In our survey, interviews were the most important factor in residency candidate selection even though other factors may have been implemented before offering an interview to an applicant. This is self-explanatory because in order to receive an interview, one’s application must be viewed favorably by the program and the applicant’s merits are felt to be strong; hence, personal factors become more important. In general surgery programs, interview is perceived as the most important factor by PDs, chairs, and associate PDs [6]. A similar study of PDs of prosthodontic programs in dentistry also found that interviews were the most important factor when selecting candidates [7]. Furthermore, they found that the most important characteristics of the applicant considered during the interview were honesty, organization, energy, confidence, decision-making, and verbal skills. The same trend was observed in ophthalmic plastic and reconstructive surgery fellowship [8], ophthalmology [9], and otolaryngology [10]. Additionally, PDs of emergency medicine programs identified interviews as the second most important criterion [11]. Interviews, as with any other interpersonal interaction, can be biased and even potentially discriminatory as evidenced by the fact that almost all the dermatology residency applicants of one medical school were asked at least one discriminatory question during residency interviews [12]. Such biases can be minimized by using different methods like multiple mini-interviews (MMI) [13] although this method may have its own disadvantages [14, 15]. For example, pharmacy residents disagreed with the fact that MMI is more efficacious or less stressful than a traditional interview [16]. In a study, MMI method was compared to the traditional interview in a pool of interns applying to emergency medicine. Although MMI was perceived less favorably than traditional interview, MMI did correlate with emergency medicine clerkship grades as a residency selection criterion [17].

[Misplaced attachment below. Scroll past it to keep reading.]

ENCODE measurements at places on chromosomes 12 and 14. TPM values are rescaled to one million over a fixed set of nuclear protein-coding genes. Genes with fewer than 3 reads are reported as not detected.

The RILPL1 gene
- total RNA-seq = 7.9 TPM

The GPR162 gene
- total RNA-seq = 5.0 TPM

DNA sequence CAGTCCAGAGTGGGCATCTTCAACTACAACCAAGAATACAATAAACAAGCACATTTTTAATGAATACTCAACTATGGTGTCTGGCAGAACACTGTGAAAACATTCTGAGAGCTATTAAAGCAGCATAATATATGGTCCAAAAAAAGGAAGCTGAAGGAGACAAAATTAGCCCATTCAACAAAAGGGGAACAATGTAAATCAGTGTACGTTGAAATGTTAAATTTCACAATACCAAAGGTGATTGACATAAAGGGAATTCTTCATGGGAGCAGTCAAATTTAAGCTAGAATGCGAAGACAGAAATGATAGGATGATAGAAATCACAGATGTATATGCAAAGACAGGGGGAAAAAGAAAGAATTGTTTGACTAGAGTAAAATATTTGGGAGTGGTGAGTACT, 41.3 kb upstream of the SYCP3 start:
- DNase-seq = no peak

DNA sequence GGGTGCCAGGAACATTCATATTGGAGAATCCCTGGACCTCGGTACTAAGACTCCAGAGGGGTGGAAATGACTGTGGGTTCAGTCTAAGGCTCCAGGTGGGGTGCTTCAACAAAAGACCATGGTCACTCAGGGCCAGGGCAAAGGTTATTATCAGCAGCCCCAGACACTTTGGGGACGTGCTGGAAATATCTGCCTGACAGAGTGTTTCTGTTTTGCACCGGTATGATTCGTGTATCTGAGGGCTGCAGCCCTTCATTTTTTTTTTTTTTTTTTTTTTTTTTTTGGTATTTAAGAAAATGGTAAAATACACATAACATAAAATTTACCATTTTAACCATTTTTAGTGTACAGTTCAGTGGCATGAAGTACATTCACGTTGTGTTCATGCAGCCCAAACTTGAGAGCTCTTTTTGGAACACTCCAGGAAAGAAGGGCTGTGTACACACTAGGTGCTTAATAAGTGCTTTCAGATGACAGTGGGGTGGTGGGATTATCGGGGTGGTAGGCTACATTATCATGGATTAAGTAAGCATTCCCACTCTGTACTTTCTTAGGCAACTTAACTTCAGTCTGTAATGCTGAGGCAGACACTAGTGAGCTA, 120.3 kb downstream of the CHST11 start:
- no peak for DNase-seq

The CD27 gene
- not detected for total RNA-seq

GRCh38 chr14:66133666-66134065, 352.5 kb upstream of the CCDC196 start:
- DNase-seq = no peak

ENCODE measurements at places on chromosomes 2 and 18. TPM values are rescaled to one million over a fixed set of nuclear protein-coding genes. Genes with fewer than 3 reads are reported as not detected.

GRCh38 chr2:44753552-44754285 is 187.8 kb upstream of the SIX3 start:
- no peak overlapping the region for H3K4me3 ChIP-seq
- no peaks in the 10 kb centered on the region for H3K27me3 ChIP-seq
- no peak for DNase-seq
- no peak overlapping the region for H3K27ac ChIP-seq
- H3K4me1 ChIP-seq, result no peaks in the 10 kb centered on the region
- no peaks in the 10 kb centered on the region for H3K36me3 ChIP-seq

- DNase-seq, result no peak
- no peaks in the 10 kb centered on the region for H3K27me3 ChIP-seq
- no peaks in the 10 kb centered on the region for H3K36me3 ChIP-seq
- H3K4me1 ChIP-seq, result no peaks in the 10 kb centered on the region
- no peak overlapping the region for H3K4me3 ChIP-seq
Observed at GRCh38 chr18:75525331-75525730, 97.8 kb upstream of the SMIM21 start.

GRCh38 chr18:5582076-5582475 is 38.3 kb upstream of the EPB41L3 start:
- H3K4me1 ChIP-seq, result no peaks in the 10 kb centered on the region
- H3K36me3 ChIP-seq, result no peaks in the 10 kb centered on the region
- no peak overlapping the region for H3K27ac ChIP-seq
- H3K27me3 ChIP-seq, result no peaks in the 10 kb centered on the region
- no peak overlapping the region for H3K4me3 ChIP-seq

LORs were the second most important factor in residency candidate selection. These letters may have the ability to distinguish between competitive and noncompetitive applicants [18]. In terms of the source of the letter, PDs preferred letters written by dermatologists they know closely, followed by chairpersons and other PDs. Similar to our study, LORs from division chiefs were considered the most important followed by letters from clinical faculty amongst fellowship directors within the field of [16] pediatric emergency medicine [4]. Miller et al. suggested the relatively high importance of LORs written by a chair or a PD for dermatology residency applicants as compared to LORs by others [19]. Some specialties like emergency medicine [2023] and otolaryngology [24, 25] have incorporated a standardized format for the LORs submitted by the applicants in an attempt to better assess the strengths and weaknesses of the prospective residents. This can be potentially used in dermatology.